The Raspberry Pi Pico , says the organization, can be used as a standalone board for deep-embedded development, a companion to the Raspberry Pi computer, or a platform to learn about how to use a microcontroller. The board is based around the RP2040 microcontroller chip designed by Raspberry Pi, which features a dual-core Arm Cortex-M0+ processor with 264KB internal RAM and support for up to 16 MB of off-chip Flash.
The Pico, says the organization, addresses the need for a companion for the Raspberry Pi that uses less power and can handle analog input and low-latency I/O and, sometimes, provide a very low-power standby mode. Previously many hobbyist and industrial applications have paired a Raspberry Pi with a third-party microcontroller to achieve this.
"Until now," says James Adams, Director of Hardware at Raspberry Pi, "we've not been able to figure out a way to make a compelling microcontroller-class product of our own. To make the product we really wanted to make, first we had to learn to make our own chips."
Building on the lessons the organization has learned from using other microcontrollers in its products, it had three principal design goals for the RP2040: high performance, particularly for integer workloads; flexible I/O, to allow it to talk to almost any external device; and, low cost, to eliminate barriers to entry. The resulting chip is a 7 x 7 mm QFN-56 package containing just two square millimeters of 40 nm silicon.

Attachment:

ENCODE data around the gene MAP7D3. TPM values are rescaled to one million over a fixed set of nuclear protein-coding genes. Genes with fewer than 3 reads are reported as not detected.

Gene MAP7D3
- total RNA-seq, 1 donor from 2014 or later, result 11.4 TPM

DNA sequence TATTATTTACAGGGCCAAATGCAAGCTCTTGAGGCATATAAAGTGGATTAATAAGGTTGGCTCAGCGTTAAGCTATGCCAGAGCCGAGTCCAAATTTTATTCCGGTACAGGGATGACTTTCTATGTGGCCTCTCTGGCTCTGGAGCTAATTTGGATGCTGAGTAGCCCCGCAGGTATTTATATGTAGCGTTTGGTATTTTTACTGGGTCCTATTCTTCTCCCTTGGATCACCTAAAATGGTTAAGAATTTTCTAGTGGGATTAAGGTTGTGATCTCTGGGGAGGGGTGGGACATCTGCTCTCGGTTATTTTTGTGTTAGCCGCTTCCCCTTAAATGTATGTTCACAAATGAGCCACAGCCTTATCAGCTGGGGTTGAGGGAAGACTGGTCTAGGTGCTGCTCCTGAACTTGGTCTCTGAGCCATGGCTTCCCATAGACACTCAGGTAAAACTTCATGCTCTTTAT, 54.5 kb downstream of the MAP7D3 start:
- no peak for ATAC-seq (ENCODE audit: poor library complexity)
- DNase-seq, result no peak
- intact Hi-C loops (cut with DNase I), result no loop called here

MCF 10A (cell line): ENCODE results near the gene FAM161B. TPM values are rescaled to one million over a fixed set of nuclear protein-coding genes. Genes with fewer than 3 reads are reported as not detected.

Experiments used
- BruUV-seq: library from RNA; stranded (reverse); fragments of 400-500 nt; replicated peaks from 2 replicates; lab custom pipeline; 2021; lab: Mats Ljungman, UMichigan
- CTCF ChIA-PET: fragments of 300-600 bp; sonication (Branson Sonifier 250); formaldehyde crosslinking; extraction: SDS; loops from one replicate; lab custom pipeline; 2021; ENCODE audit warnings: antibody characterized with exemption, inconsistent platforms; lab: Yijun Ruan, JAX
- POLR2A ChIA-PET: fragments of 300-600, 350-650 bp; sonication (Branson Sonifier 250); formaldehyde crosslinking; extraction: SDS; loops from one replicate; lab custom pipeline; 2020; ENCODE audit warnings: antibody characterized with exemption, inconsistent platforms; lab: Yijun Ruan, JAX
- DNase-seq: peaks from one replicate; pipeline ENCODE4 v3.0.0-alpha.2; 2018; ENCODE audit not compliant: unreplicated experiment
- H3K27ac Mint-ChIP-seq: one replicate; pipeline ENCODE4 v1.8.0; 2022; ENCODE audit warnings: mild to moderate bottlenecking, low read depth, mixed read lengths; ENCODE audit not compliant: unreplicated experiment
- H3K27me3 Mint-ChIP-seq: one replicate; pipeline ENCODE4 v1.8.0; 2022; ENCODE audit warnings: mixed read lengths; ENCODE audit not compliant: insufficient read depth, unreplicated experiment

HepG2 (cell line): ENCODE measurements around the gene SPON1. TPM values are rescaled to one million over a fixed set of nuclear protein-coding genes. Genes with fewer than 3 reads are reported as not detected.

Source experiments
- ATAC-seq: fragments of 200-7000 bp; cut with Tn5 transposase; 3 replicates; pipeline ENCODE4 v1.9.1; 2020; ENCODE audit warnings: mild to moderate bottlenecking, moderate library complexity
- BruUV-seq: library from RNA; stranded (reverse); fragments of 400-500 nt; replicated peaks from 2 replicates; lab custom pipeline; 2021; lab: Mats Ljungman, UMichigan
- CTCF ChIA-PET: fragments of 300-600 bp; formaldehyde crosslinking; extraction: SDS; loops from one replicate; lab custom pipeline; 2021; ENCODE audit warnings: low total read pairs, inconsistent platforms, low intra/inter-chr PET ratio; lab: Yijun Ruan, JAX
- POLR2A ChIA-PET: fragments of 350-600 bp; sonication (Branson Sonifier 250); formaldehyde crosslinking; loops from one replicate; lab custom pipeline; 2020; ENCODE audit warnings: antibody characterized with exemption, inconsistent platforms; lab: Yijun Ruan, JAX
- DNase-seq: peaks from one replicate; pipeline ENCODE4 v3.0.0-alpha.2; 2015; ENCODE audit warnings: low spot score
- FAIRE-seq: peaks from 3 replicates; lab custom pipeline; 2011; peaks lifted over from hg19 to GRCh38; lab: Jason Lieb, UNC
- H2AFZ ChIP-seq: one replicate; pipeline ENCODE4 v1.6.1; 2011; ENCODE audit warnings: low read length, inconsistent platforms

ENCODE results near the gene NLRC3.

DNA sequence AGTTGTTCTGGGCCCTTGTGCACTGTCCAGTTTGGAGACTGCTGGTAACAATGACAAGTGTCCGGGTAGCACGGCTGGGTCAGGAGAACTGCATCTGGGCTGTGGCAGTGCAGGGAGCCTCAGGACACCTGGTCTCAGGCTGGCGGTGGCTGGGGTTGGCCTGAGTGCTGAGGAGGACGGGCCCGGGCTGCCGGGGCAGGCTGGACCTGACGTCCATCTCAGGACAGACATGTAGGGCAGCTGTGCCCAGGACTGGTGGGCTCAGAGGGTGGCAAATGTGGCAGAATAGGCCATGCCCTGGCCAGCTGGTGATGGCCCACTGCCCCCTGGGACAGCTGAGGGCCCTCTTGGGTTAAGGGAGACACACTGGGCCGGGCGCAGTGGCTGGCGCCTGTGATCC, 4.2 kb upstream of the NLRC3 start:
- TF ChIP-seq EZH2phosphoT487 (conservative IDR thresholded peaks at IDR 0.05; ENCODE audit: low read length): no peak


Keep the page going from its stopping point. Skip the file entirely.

Key features of the RP2040 include:
- Dual-core Arm Cortex-M0+ @ 133 MHz
- 264 KB of on-chip RAM
- Support for up to 16 MB of off-chip Flash memory via dedicated QSPI bus
- DMA controller
- Interpolator and integer divider peripherals
- 30 GPIO pins, four of which can be used as analog inputs
- 2 × UARTs, 2 × SPI controllers, and 2 × I2C controllers
- 16 × PWM channels
- 1 × USB 1.1 controller and PHY, with host and device support